Of course, the flip side to the long history of cooperation is that the shortcomings of the business model are also visible. Co-ops are not perfect, and sometimes they fail. At times in history, co-ops have not been responsive to wider community needs, or have fallen under the influence of national governments or external organizations. Critiques of the model include slow growth and limited returns to investors, and the possibility that members might choose to move their business, convert it to a conventional corporation (referred to as ‘demutualization’), or simply sell it off for private gain.
Another model presented at the gathering was the “purpose trust,” which places a business under the ownership of a perpetual trust with no beneficiaries. A range of stakeholders including employees, non-profits, other businesses, and investors could be included in the board overseeing the trust. Also proposed were models of “co-ops” formed by non-profit organizations that held ownership in the businesses they helped launch and could veto certain member decisions or even remove elected officers. The goal would be to accelerate economic development in marginalized communities while ensuring that these enterprises stayed true to the original goals of the parent non-profit.
While interesting, it is important to note that both of these approaches are untested in terms of their potential impact, resilience, and broad application to the issues that we face today. They also depart from the core cooperative principle of autonomy and independence, and a key strength of the model, which is direct ownership and democratic governance of the business by the people who actively use it for products, services, or employment. Because of this unique relationship, members have a vested interest the success, impact, and sustainability of their shared enterprise, which is supported by the principle of ongoing education, training, and information to ensure that members, elected representatives, managers, and employees can contribute effectively to co-op governance and operation.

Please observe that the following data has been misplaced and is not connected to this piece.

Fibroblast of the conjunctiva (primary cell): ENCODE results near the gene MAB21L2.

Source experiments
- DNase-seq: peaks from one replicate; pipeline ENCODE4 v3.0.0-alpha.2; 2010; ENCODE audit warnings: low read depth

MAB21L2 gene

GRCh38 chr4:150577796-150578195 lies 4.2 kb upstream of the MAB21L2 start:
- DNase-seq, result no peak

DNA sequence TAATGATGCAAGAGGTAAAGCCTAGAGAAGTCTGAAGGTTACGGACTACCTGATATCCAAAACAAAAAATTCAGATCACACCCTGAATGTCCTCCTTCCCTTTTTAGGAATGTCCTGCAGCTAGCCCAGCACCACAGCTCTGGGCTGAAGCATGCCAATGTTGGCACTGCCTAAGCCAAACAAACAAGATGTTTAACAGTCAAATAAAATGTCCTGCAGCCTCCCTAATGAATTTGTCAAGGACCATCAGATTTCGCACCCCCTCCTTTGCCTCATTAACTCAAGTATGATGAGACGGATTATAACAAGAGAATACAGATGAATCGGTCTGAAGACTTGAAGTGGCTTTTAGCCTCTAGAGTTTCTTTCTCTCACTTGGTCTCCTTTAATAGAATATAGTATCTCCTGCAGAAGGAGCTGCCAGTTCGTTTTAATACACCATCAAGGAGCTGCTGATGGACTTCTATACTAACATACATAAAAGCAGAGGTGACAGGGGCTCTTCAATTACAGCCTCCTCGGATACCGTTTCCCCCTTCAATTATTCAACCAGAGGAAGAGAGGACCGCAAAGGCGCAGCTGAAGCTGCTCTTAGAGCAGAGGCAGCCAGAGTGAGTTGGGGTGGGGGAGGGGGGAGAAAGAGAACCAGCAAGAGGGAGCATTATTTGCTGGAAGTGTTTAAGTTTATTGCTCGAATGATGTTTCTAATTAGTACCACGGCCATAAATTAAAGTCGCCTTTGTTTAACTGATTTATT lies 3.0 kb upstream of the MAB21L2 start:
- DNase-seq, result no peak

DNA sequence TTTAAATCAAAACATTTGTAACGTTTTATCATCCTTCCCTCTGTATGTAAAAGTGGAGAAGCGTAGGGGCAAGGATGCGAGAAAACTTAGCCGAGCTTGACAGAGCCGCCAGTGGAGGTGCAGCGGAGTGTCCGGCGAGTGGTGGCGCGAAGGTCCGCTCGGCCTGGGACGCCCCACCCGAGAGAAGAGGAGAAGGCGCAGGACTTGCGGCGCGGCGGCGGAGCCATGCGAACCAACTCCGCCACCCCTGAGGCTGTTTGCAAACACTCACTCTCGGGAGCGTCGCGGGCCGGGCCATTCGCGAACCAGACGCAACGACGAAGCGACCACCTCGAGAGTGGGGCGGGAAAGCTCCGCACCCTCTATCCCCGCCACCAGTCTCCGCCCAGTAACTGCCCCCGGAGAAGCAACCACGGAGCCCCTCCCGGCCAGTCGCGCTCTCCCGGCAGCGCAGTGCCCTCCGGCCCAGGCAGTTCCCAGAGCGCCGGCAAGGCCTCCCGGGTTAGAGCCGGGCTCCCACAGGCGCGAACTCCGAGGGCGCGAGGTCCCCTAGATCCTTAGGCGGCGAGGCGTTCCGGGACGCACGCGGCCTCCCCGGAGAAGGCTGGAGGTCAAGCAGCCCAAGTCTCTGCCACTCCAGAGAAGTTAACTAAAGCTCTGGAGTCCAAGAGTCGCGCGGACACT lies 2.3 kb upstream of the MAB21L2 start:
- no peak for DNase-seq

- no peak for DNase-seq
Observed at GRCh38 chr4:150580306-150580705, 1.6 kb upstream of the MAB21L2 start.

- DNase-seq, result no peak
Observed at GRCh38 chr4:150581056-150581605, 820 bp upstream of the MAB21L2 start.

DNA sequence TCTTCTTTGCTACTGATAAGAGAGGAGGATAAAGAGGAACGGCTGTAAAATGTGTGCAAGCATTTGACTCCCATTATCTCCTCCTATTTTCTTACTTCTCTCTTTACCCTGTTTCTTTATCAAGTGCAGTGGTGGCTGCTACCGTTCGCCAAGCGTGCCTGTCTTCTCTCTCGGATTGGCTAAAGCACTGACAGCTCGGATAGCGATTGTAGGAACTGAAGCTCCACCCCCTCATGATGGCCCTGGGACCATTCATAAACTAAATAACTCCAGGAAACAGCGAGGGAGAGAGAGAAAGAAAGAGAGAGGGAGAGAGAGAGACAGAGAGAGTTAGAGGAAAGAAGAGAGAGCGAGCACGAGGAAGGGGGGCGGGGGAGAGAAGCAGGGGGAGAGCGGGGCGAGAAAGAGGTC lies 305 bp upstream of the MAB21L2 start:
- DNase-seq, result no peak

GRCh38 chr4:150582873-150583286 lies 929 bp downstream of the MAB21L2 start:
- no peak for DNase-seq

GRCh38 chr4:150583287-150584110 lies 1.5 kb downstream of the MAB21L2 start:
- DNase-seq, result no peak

The cooperative movement is a living thing, guided by internationally recognized values and principles that have evolved in response to changes in the global economy and political environment.
The cooperative movement is a living thing, guided by internationally recognized values and principles that have evolved in response to changes in the global economy and political environment. At various times in history, this model has been crucial to enabling people of limited means to contend with economic and social change. More recently, co-ops and their members are turning their attention wealth inequality, diversity and inclusion, and climate change.
“We have seen historic examples of people using the cooperative business model to transform their place in the economy,” said Doug O’Brien, president and CEO of NCBA CLUSA, in his greeting to the gathering. “We can build an economy that is sustainable and stable—one in which people can more broadly participate—but only if we invest our own time and energy.”
This brings us back to Organic Valley, which recently celebrated as it crossed the threshold of $1 billion in revenue. That sounds big, and it is big. But Organic Valley is also small: It is a cooperative business owned and democratically governed by 2,000 family farmers—including over 600 here in the Northeast—who have used this business model to take collective action for the shared wellbeing of its members and their communities. Organic Valley is also investing its time, energy, and resources in a dialogue on how the cooperative movement and other models of ownership can address the challenges that we face today, as well as the opportunities of the future. That is the art of cooperating.
—Erbin Crowell is Executive Director of the Neighboring Food Co-op Association, serves on the Board of Directors of NCBA CLUSA, and is an adjunct lecturer at UMASS Amherst where he teaches courses on the cooperative movement. Email him at email@example.com.